Diagnosis: Moxie

We took it as a complement when departing the commercial desk at Gardeners Supply Chris said, “nice moxie with that truckload!” The skies darkened as we headed south, tailgate open to accommodate the bulging load of drought-tolerant perennials. Colorful Echinacea, Liatris, etc. were neatly protected under an old bed sheet, jute roles and 50 pound bags of cover crops were stacked high in the cab along with the boxes of sausages we picked up from the freezer warehouse. I said, “There is nothing more dangerous than a hillbilly with ambition.”


Looking around the farm, I realized moxie is a part of our culture. Rose just departed for the dump with another bulging truckload— and it stunk! (Plastic damaged two years back in the hail storm had tried to serve in other ways but wound up in a pile, harboring some death and decay, and reminding us we must start that blog: The Darker Side of Farming.) Alexa is downstairs processing a mountain of garlic scapes. My mind flashes to Tessa, tackling the bedded pack. Now on Liva and Anna with ice bandanas pruning tomatoes in the hoop house during the heat wave and planting out beets when it finally cooled down close to dark. Then there’s Laura, stopping all the pounding at the house construction site this morning, walking at a pace with a bucket saying “Pig-Pig-Pig” with Madison and Checkers following her, bushwhacking their way to a new patch of woods and pasture.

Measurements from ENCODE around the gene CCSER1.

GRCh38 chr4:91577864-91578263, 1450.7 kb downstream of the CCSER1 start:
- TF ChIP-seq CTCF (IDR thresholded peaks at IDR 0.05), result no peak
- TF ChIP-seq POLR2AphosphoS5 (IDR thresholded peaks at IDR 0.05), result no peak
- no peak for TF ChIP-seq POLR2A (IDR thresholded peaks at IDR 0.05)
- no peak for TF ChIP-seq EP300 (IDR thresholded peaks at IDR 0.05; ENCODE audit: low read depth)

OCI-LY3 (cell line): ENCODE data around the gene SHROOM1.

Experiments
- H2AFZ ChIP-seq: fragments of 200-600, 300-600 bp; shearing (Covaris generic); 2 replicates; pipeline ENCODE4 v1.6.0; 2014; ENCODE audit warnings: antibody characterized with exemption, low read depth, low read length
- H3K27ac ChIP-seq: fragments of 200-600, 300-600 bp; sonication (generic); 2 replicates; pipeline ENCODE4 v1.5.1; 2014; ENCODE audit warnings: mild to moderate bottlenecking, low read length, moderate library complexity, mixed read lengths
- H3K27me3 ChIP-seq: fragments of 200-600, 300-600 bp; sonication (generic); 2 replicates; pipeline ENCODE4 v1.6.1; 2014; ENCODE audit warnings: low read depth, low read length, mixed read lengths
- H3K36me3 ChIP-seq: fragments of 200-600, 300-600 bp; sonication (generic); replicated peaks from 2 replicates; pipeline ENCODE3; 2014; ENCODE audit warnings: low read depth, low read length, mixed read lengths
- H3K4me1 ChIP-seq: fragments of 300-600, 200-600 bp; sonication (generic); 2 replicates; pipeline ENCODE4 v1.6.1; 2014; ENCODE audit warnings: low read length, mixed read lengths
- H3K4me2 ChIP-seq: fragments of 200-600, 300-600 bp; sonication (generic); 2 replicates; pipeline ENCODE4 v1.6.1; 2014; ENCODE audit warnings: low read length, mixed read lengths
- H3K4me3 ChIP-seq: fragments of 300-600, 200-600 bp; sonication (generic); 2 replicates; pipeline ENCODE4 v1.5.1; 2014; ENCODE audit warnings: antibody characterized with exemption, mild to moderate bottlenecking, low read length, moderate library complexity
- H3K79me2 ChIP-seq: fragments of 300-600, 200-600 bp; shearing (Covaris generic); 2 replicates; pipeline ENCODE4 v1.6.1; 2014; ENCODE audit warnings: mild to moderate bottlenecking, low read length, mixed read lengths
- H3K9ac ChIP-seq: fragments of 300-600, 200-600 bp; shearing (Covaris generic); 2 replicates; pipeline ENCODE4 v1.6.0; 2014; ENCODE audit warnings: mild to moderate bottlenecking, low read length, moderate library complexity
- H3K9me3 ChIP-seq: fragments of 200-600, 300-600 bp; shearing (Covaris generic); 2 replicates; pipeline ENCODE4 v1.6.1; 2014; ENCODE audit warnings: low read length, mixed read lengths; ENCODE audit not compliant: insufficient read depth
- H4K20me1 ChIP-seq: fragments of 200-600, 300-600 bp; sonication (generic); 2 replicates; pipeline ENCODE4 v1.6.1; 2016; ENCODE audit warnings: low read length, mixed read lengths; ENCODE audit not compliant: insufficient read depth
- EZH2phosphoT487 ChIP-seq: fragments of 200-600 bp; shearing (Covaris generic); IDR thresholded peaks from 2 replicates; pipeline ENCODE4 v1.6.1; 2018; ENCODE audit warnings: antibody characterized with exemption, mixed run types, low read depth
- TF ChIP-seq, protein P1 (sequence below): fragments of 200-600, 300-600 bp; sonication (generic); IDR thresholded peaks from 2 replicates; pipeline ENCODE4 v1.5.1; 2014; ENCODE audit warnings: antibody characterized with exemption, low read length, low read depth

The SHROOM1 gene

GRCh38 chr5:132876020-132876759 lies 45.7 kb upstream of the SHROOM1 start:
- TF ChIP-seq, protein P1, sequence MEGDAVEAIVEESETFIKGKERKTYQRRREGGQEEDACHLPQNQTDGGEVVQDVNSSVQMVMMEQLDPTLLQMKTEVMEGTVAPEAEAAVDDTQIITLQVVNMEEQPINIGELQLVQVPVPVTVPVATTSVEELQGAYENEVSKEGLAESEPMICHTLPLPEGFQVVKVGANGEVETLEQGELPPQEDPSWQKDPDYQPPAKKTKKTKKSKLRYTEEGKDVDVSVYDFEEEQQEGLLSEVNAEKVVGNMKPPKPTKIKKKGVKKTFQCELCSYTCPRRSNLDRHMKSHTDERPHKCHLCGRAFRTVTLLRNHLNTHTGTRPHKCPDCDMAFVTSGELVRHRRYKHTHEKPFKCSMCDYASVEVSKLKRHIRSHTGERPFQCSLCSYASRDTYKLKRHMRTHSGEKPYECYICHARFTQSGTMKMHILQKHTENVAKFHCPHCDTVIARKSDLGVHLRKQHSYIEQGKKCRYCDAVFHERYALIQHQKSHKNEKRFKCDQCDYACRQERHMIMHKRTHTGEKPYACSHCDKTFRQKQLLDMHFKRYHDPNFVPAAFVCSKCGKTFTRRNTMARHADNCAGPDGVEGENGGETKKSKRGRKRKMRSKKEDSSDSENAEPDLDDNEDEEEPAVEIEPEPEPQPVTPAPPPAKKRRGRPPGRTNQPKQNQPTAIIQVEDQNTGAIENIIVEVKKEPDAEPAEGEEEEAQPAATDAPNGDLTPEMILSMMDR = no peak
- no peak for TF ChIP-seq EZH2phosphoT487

The farmers aren’t the only ones with moxie. Boris is now living with the sows while he awaits the does (estimated timeline: late September so we can kid in early March). The piglets are on the eastern flank, near where moose tracks have been spotted. The goat kids are browsing in the wilds of Kati’s swamp. The hens are each laying about six eggs a week. And those colorful perennials? They better have moxie. Their spot is high on the hill, where fill was cut for the new house. It is dry and steep, but they can hack it and simultaneously provide habitat for pollinators and beneficial insects critical to the success of the new 550 square foot garden and soon-to-be installed veggies and fruits. Like Uno, they’ll also supply charisma and joy. We contend that all of us working to create a new local food system are as revolutionary as the Green Mountain Boys. But lets face it… it’s going to take a lot of moxie!